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"In order to defend yourself from a knife, you have to know how to fight with a knife."

-- Keith Pascal

 

Knife Defense: A Dangerous Classical Move

by Keith Pascal

 

With the U.S. being now awake to acts of terrorism, there is a desire for martial artists to start practicing knife defense techniques.

Understandable.

The question is, which techniques are more likely to get you out of a knife encounter alive, and which are deceptively dangerous?

Imagine that your attacker has a knife. He (or she) is holding it with the blade pointing down, extending through the bottom of the closed fist.

He stabs down toward your head, from above.

A standard reaction is to block with both hands. The good guy (or gal) crosses the hands a bit above the wrists and blocks upward, catching the knife-stabbing hand in the "V" formed by your wrists.

  So, what's wrong with that?

1) With a slight twist of the knife, and a quick retraction
     of the blade, your attacker can slice either or both of
     your wrists.

2) Some folks accidently lock both their hands up.If you
     can't drag the attacker's hand down to the side, because
     one of your wrists is in the way, you are locked -- either
     go the other direction, or start with the other wrist on
     top -- if you decide to go ahead with this dangerous move.

3) By raising both hands in the air to block, you are exposing ...
     well ... everything!!! Your attacker could attack with the other
     hand simultaneously, or kick you. So, why didn't you kick
     your attacker first?

4) If your attacker wasn't really committed with the downward
     stroke with the knife, then you have just been faked out. If
     that's the case, you will get cut.

Don't get me wrong. The theory is good. I do approve of taking a knife to the side. It's just how you get there that concerns me. And be careful -- getting the knife to the side, doesn't mean you are safe. The knife could still come up and bite you from a different direction.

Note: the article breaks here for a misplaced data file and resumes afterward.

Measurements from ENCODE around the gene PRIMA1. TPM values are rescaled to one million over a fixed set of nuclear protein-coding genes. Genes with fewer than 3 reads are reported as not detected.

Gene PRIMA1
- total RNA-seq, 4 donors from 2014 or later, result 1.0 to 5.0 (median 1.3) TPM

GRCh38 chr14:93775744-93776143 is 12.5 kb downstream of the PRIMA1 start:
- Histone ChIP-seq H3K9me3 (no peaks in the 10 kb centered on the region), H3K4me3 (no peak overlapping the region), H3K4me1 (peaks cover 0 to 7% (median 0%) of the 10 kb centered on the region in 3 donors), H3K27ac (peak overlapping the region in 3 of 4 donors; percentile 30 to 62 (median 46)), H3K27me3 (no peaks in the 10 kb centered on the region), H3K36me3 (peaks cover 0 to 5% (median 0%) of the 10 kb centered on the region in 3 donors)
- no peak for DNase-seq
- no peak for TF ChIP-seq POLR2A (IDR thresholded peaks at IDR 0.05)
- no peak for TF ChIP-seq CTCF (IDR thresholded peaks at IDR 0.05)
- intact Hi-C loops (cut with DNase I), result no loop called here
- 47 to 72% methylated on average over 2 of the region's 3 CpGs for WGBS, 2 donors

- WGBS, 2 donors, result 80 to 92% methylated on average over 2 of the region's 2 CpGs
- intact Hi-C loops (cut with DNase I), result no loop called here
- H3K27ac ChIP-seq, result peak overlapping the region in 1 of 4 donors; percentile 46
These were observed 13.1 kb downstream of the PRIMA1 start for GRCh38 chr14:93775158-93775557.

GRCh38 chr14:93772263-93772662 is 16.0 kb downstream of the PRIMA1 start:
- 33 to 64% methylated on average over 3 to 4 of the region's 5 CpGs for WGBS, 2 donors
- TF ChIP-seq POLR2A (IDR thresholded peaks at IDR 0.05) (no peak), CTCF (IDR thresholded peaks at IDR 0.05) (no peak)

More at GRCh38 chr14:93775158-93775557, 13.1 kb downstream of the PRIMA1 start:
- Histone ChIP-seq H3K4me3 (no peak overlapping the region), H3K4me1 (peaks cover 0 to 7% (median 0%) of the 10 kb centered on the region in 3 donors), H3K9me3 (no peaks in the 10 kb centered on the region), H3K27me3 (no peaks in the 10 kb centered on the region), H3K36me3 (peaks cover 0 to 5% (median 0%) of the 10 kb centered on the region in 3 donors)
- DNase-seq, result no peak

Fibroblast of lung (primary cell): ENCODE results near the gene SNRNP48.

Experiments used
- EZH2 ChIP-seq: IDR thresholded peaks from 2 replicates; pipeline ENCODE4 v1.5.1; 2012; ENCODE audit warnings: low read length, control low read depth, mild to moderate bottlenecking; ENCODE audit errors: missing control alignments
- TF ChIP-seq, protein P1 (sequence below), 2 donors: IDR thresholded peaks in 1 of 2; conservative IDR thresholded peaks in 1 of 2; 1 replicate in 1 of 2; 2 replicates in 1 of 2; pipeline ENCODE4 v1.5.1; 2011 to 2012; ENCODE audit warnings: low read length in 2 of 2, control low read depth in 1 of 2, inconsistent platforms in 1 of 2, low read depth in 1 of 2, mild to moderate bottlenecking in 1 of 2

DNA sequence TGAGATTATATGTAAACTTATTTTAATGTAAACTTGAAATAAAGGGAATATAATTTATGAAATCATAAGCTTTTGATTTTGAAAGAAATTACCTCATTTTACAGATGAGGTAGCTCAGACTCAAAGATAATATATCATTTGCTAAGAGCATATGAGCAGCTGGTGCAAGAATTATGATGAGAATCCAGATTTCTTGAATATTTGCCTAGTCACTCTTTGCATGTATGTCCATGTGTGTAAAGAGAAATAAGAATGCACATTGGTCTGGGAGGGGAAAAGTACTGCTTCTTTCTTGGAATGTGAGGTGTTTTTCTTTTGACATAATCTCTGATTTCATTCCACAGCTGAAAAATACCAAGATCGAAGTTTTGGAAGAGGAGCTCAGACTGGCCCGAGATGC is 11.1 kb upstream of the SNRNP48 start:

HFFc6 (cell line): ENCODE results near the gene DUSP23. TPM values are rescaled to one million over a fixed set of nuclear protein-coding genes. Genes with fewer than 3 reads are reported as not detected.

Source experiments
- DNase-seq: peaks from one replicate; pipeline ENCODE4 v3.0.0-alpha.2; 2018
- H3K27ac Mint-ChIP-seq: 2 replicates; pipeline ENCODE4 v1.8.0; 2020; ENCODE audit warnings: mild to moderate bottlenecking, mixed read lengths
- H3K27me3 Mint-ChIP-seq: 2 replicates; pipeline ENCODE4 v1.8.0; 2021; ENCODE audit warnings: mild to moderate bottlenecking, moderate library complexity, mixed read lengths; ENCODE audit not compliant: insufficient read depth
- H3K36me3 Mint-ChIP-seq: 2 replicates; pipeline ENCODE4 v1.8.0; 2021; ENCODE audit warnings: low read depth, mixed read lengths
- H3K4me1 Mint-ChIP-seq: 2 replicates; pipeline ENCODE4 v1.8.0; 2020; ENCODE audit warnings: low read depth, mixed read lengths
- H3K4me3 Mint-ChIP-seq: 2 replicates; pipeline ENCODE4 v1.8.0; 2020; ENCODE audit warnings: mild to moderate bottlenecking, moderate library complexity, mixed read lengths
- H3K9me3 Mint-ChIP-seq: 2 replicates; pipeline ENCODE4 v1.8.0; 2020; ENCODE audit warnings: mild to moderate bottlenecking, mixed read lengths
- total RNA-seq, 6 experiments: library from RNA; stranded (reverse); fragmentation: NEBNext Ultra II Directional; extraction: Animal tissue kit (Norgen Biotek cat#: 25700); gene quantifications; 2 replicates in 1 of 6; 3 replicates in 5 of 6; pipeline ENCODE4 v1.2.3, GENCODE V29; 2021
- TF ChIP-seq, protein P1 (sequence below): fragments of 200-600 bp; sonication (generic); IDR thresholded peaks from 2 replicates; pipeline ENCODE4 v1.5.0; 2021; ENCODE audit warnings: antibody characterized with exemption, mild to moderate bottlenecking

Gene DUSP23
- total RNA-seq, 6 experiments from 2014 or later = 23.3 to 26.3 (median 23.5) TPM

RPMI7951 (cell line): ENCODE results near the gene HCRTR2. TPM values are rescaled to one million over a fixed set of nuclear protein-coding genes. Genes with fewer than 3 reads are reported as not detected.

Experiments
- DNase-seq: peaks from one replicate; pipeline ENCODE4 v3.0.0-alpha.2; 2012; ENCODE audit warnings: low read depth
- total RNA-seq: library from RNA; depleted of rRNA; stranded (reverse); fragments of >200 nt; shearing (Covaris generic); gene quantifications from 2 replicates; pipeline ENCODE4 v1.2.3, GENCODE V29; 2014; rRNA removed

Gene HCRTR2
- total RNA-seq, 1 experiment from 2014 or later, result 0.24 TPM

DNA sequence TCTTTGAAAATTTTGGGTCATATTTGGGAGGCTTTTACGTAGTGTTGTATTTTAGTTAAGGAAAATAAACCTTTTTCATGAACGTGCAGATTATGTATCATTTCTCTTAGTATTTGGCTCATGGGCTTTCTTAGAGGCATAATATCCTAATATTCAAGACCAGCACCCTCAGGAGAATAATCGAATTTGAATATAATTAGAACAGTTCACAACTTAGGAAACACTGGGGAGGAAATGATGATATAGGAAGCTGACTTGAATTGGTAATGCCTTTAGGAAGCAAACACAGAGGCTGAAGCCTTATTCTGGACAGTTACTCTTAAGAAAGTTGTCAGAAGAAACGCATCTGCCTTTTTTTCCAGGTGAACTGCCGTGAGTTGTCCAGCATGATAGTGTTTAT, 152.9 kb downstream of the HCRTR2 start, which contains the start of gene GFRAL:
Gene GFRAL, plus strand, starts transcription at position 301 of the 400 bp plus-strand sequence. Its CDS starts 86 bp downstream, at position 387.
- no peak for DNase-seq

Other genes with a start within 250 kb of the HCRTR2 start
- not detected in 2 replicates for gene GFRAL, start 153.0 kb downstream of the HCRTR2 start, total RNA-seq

So, if you accidentally find yourself blocking up, what do you do?

1) Practice so this is not your natural reaction

2) Don't stay in that position -- flow into a control quickly,
     like a wrist lock

3) Combine it with another attack made at the same time.

4) Check higher up on your attacker's arm. Many people
     feel that a check above the elbow is a more controlling check.

Above all -- experiment. Much better to learn of wrist vulnerability now, than to get cut later, in a real, self-defense situation.


 

If you are looking for specific ways to defend against ice-pick attacks, try 10 Days to Better Knife Fighting.

There is an entire chapter devoted to dealing with committed stabs downward.

"10 Days to Better Knife Fighting" helps you to counter downward strikes WITHOUT the block.

Read more about 10 Days to Better Knife Fighting ...


 

Does knife-fighting theory fascinate you?

Sometimes loolur Smithking at principles will help you to define your techniques. Read a story, and get a feel of what practical knife fighitng entails.

Better yet, combine the techniques found in 10 Days to Better Knife Fighting with the principles found in Blur Smith.

Check out "Blur Smith: The Greatest Knife Fighter in the World".....

Read more about Blur Smith: The Greatest Knife Fighter in the World ...


 

Buy Both Together and Save...

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